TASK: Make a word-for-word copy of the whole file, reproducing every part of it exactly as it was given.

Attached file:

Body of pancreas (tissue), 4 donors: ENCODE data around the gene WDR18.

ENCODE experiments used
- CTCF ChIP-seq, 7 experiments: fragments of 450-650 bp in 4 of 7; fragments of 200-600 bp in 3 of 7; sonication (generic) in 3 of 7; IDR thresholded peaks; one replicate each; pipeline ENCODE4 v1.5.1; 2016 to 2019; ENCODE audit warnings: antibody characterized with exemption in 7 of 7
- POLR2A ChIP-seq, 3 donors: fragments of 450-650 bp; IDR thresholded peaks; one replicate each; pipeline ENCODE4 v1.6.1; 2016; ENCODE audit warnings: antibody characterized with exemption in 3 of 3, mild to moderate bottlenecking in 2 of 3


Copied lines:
Body of pancreas (tissue), 4 donors: ENCODE data around the gene WDR18.

ENCODE experiments used
- CTCF ChIP-seq, 7 experiments: fragments of 450-650 bp in 4 of 7; fragments of 200-600 bp in 3 of 7; sonication (generic) in 3 of 7; IDR thresholded peaks; one replicate each; pipeline ENCODE4 v1.5.1; 2016 to 2019; ENCODE audit warnings: antibody characterized with exemption in 7 of 7
- POLR2A ChIP-seq, 3 donors: fragments of 450-650 bp; IDR thresholded peaks; one replicate each; pipeline ENCODE4 v1.6.1; 2016; ENCODE audit warnings: antibody characterized with exemption in 3 of 3, mild to moderate bottlenecking in 2 of 3